First-time investors in cryptoassets should be offered a 24-hour cooling-off period by those marketing them, according to the City regulator, which is introducing an advertising crackdown.

The Financial Conduct Authority (FCA)’s new advertising rules will mean firms marketing cryptoassets to UK consumers will need to introduce a cooling-off period for first-time investors from October 8 2023.

The regulator’s policy statement on financial promotion rules for cryptoassets said: “Even when the financial promotions regime comes into force, cryptoassets will remain high risk and largely unregulated.

“Consumers should only invest in cryptoassets if they understand the risks involved and are prepared to lose all their money. Consumers should not expect protection from the Financial Service Compensation Scheme (FSCS) or Financial Ombudsman Service if something goes wrong.”

As part of the package of measures designed to ensure those who buy crypto understand the risks, the FCA said “refer a friend” bonuses will also be banned.

The regulator said it wants consumers to receive timely, high-quality information that enables them to make effective investment decisions without being pressured, misled or inappropriately incentivised to invest in products that do not meet their needs.

Firms promoting cryptoassets must put in place clear risk warnings and ensure adverts are clear, fair and not misleading, the regulator said.

The FCA’s rules follow Government legislation to bring crypto promotions into the regulator’s remit.

Sheldon Mills, executive director, consumers and competition at the FCA, said: “It is up to people to decide whether they buy crypto. But research shows many regret making a hasty decision. Our rules give people the time and the right risk warnings to make an informed choice.

“Consumers should still be aware that crypto remains largely unregulated and high risk. Those who invest should be prepared to lose all their money.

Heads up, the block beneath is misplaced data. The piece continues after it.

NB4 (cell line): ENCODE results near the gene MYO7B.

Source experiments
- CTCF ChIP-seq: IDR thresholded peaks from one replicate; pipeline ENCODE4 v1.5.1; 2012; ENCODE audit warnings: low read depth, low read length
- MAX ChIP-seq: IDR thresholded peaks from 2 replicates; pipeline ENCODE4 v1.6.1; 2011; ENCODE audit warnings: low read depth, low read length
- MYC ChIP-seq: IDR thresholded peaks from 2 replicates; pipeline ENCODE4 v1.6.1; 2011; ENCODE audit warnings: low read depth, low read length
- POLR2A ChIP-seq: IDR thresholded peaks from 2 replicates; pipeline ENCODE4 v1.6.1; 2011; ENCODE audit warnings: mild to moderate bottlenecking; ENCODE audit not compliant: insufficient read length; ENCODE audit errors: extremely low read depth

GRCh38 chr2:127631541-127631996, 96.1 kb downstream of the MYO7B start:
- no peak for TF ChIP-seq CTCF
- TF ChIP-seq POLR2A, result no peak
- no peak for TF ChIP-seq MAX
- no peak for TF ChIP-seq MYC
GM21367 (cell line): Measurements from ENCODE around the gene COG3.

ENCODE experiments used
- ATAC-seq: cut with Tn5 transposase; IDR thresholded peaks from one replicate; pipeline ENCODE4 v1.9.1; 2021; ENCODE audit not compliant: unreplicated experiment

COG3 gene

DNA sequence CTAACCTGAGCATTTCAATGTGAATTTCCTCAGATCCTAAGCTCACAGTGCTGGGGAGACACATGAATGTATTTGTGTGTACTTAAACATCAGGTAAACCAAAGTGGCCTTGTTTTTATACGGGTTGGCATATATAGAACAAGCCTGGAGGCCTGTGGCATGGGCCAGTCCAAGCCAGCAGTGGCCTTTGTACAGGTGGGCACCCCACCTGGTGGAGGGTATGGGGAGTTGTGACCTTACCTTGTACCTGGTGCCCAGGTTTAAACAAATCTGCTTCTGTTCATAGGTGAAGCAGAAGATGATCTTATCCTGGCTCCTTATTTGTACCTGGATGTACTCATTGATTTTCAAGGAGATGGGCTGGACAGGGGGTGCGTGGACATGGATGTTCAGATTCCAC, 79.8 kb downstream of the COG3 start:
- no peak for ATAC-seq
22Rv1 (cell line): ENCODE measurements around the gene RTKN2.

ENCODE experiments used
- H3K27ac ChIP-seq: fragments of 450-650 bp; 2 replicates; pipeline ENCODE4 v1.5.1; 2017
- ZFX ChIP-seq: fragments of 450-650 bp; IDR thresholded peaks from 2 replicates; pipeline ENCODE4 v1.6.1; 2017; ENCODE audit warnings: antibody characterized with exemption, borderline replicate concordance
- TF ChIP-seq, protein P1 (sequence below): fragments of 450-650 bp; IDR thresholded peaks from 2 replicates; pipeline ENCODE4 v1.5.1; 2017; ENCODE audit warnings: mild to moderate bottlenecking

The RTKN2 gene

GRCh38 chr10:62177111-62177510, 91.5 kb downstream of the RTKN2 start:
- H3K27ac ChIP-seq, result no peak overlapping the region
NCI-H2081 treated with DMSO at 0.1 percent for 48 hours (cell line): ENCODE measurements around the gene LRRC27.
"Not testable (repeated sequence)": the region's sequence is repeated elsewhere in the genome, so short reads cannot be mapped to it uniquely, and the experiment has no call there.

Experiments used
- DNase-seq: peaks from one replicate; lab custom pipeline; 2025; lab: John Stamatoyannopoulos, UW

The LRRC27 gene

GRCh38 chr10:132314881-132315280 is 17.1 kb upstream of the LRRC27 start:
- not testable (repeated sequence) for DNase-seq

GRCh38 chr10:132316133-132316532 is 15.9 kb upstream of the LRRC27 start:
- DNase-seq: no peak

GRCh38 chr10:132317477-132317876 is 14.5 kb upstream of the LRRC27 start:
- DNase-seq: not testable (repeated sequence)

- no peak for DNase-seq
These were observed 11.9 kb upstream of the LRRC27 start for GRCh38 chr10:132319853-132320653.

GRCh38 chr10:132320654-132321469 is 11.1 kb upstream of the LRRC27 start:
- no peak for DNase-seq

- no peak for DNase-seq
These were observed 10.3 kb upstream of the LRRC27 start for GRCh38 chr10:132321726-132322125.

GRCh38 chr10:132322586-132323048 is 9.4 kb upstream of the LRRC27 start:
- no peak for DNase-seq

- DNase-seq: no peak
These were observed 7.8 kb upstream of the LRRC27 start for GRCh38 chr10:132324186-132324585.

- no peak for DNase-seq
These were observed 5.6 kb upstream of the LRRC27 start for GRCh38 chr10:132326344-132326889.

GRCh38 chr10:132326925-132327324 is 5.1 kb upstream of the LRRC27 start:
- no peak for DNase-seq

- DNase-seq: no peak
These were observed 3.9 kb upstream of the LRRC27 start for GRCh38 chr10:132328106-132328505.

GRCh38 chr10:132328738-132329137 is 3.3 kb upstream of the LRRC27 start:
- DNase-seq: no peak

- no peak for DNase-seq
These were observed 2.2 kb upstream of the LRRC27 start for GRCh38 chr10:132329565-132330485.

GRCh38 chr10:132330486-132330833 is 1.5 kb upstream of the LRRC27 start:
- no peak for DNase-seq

“The crypto industry needs to prepare now for this significant change. We are working on additional guidance to help them meet our expectations.”

The FCA’s research indicates that 9% of adults owned cryptoassets in August 2022, which is around double the 4.4% it had estimated in 2021.

Its research indicated that while 79% of users bought cryptoassets using disposable income or cash, 6% had bought them using credit or borrowed money.

The FCA’s policy document added: “We will take robust action against firms breaching these requirements.

“This may include, but it is not limited to, requesting takedowns of websites that are in breach, placing restrictions on firms to prevent harmful promotions, and enforcement action.”

The regulator is also consulting on additional guidance, setting out expectations of firms advertising cryptoassets to UK consumers. Those wishing to have their say will have until August 10 to respond.

Myron Jobson, senior personal finance analyst at interactive investor, said: “Cryptocurrency markets are a cauldron of volatility, subject to wild swings and abrupt reversals.

“Investors require a comprehensive understanding of the volatility, technological complexities, and market uncertainties inherent in cryptocurrency bets.”

He added: “While it is only right that investors have the freedom to speculate, clear risk warnings are essential so that they know what they are getting themselves into.”

Laith Khalaf, head of investment analysis at AJ Bell, said: “The FCA is baring its teeth to crypto firms, with new rules which crack down on the marketing of crypto assets.

“The regulator is introducing a cooling-off period and is banning ‘refer a friend’ bonuses.

“Crypto firms will also have to place appropriate risk warnings in marketing, and ensure it’s clear, fair and not misleading – a mantra which everyone in the financial industry can recite in their sleep.

“The message to crypto firms is that if they want to play in the mass market, they’re going to have to play by the rules.”